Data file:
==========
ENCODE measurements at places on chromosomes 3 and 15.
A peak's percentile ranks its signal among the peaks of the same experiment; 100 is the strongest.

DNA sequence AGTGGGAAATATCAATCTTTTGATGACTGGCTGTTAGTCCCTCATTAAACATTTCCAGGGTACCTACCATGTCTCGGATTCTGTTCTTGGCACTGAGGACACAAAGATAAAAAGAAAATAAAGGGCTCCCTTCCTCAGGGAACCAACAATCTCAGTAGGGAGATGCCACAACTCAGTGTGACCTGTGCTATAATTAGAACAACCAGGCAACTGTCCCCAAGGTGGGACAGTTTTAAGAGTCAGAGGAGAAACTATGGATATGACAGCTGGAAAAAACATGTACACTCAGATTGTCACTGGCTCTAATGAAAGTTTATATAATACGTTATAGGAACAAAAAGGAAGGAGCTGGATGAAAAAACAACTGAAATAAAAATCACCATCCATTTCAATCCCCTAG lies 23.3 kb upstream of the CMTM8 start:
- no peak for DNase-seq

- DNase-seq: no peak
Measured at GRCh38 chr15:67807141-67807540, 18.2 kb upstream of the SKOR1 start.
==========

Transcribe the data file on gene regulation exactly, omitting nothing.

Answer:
ENCODE measurements at places on chromosomes 3 and 15.
A peak's percentile ranks its signal among the peaks of the same experiment; 100 is the strongest.

DNA sequence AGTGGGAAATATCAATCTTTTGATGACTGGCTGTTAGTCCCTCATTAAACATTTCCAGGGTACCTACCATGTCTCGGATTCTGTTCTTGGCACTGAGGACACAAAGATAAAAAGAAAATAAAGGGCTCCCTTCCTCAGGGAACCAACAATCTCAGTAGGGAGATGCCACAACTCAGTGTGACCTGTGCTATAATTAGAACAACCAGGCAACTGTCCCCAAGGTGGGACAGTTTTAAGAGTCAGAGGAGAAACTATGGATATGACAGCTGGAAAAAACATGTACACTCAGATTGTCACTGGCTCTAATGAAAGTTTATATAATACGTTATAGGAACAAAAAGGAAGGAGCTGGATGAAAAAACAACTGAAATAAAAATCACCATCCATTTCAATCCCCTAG lies 23.3 kb upstream of the CMTM8 start:
- no peak for DNase-seq

- DNase-seq: no peak
Measured at GRCh38 chr15:67807141-67807540, 18.2 kb upstream of the SKOR1 start.